Submitted by Lune.
As the Fed embarks on quantitative easing, a large number of economists have voiced concerns about the resulting inflation that we may face once the economy starts to recover.
The traditional tool for fighting inflation is contracting the money supply, usually by decreasing the reserves available, thus constraining the total amount of money that may be lent by the fractional banking system. Sceptics worry that since those reserves are now backed by illiquid — and frequently impaired — assets, the Fed will have a hard time shrinking the reserves outstanding.
In an article on voxeu.org, Robert Hall and Susan Woodward argue that the Fed now possesses another tool that would allow it to effectively reduce credit without decreasing reserves. In Oct, 2008, the Fed, in a break from long-standing policy, began paying interest on reserves held by banks. Hall and Woodward argue that the differential between the interest paid on reserves and the federal funds rate now forms another variable which the Fed can use to control the money supply independent of any manipulation of the amount of reserves outstanding:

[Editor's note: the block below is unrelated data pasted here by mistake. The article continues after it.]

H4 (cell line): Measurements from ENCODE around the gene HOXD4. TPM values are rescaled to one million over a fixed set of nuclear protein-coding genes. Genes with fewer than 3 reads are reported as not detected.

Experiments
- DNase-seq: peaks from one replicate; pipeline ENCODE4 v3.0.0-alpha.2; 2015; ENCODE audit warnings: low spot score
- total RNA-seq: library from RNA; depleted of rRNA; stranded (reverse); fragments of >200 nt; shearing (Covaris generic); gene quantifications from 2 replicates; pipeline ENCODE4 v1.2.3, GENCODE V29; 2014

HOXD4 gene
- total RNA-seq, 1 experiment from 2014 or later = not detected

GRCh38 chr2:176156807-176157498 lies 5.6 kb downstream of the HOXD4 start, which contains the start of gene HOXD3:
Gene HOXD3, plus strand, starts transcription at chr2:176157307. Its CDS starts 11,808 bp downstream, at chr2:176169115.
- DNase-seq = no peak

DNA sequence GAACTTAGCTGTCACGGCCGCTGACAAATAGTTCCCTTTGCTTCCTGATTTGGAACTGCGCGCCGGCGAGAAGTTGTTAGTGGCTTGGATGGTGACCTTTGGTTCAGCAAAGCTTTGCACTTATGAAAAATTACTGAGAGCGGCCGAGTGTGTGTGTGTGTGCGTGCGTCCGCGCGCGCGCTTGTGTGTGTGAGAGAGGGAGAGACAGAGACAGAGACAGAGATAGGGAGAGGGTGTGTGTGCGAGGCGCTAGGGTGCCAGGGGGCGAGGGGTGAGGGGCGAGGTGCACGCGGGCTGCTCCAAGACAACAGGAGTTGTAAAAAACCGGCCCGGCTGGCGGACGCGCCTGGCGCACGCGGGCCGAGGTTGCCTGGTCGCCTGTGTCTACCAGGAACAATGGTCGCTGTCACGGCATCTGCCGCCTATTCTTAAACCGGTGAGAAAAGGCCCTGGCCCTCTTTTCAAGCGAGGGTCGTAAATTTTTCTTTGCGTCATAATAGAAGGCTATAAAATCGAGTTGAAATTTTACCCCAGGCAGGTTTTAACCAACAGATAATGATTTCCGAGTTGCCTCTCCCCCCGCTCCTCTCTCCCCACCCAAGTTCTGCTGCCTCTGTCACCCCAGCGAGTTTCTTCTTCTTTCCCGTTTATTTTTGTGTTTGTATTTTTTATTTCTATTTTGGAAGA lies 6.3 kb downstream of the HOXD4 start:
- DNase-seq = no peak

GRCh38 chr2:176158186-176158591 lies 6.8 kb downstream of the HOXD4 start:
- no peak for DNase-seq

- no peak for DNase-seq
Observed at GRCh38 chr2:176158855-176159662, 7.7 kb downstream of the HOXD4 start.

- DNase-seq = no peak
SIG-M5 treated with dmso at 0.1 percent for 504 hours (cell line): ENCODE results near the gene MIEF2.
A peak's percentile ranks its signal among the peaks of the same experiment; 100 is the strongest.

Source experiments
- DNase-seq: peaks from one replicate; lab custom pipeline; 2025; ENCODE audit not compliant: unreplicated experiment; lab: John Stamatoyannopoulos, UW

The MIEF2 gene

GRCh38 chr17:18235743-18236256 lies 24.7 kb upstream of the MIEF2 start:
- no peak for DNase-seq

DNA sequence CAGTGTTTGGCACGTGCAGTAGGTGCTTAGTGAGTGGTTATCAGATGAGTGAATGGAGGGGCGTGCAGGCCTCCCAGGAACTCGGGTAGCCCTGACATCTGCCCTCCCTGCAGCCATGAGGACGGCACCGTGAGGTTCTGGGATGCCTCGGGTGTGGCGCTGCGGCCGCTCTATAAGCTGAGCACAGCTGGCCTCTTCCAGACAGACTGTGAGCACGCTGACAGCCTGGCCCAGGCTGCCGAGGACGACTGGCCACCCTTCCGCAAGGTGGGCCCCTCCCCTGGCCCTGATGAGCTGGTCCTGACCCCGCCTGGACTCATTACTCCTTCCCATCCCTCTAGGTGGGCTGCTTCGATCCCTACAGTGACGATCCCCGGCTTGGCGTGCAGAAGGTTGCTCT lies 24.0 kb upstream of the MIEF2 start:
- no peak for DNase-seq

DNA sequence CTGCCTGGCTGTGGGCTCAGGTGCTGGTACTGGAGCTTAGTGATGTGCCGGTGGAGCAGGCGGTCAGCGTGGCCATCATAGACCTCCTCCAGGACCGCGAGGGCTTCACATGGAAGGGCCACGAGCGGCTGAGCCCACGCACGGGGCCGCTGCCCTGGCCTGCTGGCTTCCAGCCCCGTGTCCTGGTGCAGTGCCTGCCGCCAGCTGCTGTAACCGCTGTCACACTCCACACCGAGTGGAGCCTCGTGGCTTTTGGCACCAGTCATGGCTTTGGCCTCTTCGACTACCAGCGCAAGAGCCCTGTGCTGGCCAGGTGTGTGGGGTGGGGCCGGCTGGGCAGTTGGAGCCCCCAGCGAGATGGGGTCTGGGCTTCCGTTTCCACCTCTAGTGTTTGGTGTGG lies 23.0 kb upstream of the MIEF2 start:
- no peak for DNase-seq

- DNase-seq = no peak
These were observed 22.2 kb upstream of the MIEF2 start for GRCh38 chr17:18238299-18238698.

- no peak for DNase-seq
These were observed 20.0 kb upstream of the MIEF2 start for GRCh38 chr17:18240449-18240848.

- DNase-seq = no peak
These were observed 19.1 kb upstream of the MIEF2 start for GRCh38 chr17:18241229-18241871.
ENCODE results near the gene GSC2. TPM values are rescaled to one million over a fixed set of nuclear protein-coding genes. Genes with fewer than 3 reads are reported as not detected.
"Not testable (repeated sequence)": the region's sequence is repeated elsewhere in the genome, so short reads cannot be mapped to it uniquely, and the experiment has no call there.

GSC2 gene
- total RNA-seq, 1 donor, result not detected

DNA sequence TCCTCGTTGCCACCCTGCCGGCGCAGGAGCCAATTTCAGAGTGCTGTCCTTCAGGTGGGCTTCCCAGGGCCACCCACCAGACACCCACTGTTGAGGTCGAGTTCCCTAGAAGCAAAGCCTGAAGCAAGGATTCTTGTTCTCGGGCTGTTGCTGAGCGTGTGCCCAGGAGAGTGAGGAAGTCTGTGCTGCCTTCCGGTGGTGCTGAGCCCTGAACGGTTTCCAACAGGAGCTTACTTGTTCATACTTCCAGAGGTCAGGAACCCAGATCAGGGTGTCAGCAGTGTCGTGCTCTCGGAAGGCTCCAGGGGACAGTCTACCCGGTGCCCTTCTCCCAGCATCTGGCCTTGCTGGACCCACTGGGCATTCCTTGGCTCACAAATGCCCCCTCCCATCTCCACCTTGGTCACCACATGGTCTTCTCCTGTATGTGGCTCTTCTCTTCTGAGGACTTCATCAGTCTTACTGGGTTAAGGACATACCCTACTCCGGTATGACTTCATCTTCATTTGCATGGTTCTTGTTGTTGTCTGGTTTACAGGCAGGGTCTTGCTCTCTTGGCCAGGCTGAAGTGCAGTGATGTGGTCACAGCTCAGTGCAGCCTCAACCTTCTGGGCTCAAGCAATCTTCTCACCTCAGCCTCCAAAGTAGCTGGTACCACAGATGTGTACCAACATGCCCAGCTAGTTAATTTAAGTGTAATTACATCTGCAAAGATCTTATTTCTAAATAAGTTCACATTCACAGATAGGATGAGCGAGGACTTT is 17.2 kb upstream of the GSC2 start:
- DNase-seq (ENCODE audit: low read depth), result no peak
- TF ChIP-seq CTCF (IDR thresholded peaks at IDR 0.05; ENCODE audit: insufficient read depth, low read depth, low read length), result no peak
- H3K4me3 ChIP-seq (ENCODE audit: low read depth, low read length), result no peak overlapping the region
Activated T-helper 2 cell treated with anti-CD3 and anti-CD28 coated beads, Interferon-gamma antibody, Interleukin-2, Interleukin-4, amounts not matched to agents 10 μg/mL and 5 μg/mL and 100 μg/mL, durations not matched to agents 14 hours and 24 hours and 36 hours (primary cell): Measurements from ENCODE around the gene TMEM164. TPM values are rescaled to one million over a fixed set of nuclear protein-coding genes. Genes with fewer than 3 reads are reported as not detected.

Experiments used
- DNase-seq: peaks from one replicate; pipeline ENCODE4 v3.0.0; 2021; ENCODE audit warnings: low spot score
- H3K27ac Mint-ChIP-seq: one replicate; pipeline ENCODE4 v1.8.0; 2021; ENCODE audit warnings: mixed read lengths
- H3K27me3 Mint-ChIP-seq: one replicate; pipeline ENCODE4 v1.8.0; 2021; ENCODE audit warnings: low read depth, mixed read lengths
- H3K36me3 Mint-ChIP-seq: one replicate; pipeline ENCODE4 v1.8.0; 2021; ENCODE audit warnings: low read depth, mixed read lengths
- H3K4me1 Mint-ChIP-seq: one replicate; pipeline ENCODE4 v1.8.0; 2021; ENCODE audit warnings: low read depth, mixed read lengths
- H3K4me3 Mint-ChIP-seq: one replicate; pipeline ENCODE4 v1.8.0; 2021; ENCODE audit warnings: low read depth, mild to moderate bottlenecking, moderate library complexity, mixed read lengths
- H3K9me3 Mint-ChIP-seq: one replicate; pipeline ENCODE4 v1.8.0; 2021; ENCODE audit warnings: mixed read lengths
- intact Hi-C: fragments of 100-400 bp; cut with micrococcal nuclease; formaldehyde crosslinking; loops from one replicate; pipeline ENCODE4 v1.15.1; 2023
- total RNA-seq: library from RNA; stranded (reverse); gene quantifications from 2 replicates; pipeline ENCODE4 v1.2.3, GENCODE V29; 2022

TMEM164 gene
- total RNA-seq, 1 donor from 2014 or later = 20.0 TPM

When the Fed pays interest on reserves at a rate well below market rates – in particular, well below the Fed funds rate governing borrowing and lending among banks – banks economize on reserves. If the margin between the Fed funds rate and the reserve rate is large, say several percentage points, banks will hold only required reserves. In this case, standard old-fashioned monetary theory applies, taught to generations of freshman principles students as the “multiple expansion of deposits.”
Suppose we start with deposits of $100 billion and reserves of $10 billion, so banks hold no reserves in excess of requirements. Then the Fed creates another $1 billion of reserves. Banks will expand their activities to try to avoid holding excess reserves, which are undesirable because they pay interest far below market rates. The economy expands as a result, depositors hold more in their checking accounts – $110 billion to be precise – and banks no longer hold excess reserves. The economic expansion is a combination of more real activity and higher prices. An expansion of reserves raises the rate of inflation over some period, generally thought to run from about a year after the expansion to around four years.
This conventional analysis always applied when the Fed paid zero interest on reserves and market rates were in the range of 5% or more. Banks used sharp-pencil policies to avoid holding excess reserves. Manipulation of the quantity of reserves gave the Fed powerful and direct and direct control over economic activity and inflation.
Today’s situation: No risk of excess inflation